Changes in alcohol consumption and beverage preference among adolescents after the introduction of the alcopops tax in Germany
Background and context
The case of Germany shows that special taxes for spirit based sweet pre-mixed drinks (alcopops) lead to reductions in sales and consumption of the specific products.
Alcopops are sweet, ready-mixed soft drinks containing between 5% and 7% alcohol by volume.
After the introduction of alcopops in the late 1990s, concerns regarding their seductive power in underage alcohol users were raised due to the sweet taste masking the alcohol content. This product seduced adolescents, especially girls, to initiate earlier onset of alcohol consumption and to increase volume of alcohol intake and frequency of binge alcohol use.
Germany introduced a specific tax on alcopops in 2004, increasing the price of sweet pre-mixed alcoholic drinks that were highly popular with youth and under-age. The policy was introduced with the intent to protect young people from alcohol harm.
Writing in the journal Addiction, the scientists found evidence that the tax clearly worked in reducing the popularity of alcopops among 12 to 17 year-olds – which had previously been found in well-established studies.
The aim of this study is to assess the contribution of the alcopops tax to changes in alcohol consumption and beverage preference among adolescents in Germany. The researchers hypothesize that the decrease of alcohol intake by alcopops is substituted by an increase of alcohol intake by other alcoholic beverages.
Data came from the German 2003 and 2007 cross‐sectional study of the European School Survey Project on Alcohol and other Drugs (ESPAD).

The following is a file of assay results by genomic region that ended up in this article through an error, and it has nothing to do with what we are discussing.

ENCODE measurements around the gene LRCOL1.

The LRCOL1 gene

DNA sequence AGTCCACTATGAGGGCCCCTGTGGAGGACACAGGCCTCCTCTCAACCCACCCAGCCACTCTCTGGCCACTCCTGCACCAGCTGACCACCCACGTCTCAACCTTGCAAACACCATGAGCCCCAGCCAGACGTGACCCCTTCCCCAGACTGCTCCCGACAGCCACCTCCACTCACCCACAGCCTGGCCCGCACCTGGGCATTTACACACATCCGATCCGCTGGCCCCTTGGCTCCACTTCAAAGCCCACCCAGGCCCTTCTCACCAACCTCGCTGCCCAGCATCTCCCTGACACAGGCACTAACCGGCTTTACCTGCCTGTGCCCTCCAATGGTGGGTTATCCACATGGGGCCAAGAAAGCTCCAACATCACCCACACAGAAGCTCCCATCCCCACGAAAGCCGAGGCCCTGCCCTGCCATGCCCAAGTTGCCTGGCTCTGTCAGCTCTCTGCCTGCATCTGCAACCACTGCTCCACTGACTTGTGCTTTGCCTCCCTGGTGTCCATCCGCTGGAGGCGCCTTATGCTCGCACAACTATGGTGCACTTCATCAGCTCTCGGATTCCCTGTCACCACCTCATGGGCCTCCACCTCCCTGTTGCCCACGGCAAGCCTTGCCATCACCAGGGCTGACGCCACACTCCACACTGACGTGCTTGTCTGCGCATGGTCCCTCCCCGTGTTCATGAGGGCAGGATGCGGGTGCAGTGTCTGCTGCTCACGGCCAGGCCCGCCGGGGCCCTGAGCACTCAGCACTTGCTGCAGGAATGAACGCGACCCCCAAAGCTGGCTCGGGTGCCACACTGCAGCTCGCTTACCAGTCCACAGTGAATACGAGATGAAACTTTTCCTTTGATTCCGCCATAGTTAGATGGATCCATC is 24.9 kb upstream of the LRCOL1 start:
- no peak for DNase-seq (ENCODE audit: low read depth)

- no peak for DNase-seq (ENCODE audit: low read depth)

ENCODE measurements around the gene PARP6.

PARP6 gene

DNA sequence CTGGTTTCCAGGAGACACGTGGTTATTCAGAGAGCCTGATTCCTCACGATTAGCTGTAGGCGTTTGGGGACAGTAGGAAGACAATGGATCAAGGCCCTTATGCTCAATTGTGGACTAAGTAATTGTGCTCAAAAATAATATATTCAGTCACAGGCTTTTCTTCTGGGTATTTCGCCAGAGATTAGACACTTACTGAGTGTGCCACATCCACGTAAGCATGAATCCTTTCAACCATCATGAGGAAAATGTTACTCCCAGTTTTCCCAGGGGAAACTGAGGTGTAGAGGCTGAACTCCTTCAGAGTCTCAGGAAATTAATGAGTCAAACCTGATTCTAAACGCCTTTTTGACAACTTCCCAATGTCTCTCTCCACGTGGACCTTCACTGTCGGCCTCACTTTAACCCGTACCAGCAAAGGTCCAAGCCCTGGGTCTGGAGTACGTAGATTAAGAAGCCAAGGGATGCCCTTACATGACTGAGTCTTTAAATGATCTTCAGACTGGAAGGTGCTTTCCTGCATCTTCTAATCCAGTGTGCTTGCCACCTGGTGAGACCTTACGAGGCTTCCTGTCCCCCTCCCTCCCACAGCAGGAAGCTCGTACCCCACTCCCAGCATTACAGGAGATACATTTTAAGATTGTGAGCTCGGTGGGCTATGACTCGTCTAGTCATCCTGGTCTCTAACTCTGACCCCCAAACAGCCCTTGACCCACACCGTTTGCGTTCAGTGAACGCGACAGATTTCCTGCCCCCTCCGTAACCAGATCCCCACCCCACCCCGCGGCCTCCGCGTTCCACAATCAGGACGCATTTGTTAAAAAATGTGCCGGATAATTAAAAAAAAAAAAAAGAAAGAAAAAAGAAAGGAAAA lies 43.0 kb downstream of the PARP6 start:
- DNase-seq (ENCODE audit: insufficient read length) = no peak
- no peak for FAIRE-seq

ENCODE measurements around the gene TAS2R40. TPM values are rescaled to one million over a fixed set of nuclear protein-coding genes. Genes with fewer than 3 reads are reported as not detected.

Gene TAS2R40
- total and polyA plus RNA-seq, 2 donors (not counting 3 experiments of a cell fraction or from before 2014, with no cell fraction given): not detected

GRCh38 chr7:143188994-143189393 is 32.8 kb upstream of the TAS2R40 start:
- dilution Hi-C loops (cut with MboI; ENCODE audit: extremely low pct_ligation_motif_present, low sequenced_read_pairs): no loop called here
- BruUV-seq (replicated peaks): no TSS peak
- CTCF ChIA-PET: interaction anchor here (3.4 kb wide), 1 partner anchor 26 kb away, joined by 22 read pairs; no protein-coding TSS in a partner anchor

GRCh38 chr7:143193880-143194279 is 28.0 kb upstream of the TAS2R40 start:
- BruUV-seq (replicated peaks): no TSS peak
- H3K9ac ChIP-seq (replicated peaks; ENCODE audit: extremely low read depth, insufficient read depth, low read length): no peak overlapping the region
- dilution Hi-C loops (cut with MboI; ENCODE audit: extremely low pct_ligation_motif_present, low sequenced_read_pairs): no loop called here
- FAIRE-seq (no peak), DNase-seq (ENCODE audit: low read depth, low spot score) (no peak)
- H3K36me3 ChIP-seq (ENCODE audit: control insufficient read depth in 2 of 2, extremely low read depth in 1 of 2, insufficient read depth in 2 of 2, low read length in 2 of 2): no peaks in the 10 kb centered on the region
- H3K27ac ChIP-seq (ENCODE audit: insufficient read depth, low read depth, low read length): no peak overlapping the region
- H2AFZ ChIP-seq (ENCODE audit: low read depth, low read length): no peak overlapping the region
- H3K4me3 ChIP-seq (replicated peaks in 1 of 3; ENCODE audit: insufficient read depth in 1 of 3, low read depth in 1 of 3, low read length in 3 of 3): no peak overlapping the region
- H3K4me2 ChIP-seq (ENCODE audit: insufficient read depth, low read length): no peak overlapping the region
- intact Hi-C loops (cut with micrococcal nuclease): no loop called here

A propensity score‐matched subsample of 9th and 10th graders was used for the analyses.
Alcohol consumption within the last 7 days was assessed by a beverage‐specific quantity–frequency index. An individual’s beverage preference was assigned for the beverage that had the highest share in total alcohol consumption. Multiple regression analyses were used to assess changes in alcohol consumption; changes in beverage preference were tested using multinomial logistic regression.
While alcopop consumption declined after the alcopops tax was implemented, consumption of spirits increased. Changes in beverage preference revealed a decrease in alcopop preference and an increase in the preference for beer and spirits.
Results indicate a partial substitution of alcopops by spirits and a switch in preference to beverages associated with riskier alcohol consumption patterns.
There is evidence that riskier alcohol consumption patterns such as higher frequency of binge alcohol consumption and earlier initiation of alcohol use are not caused by alcopop consumption but by alcohol consumption in general. The study’s findings suggest that health benefits of the alcopops tax related to the reduction of total alcohol consumption were mitigated by beverage substitution. Moreover, the tax appears to have entailed negative side effects because a switch to alcoholic beverages that are associated with riskier consumption patterns occurred.
Thus, effective alcohol policies to prevent alcohol-related problems among adolescents should focus upon the reduction of total alcohol consumption instead of regulating singular beverages.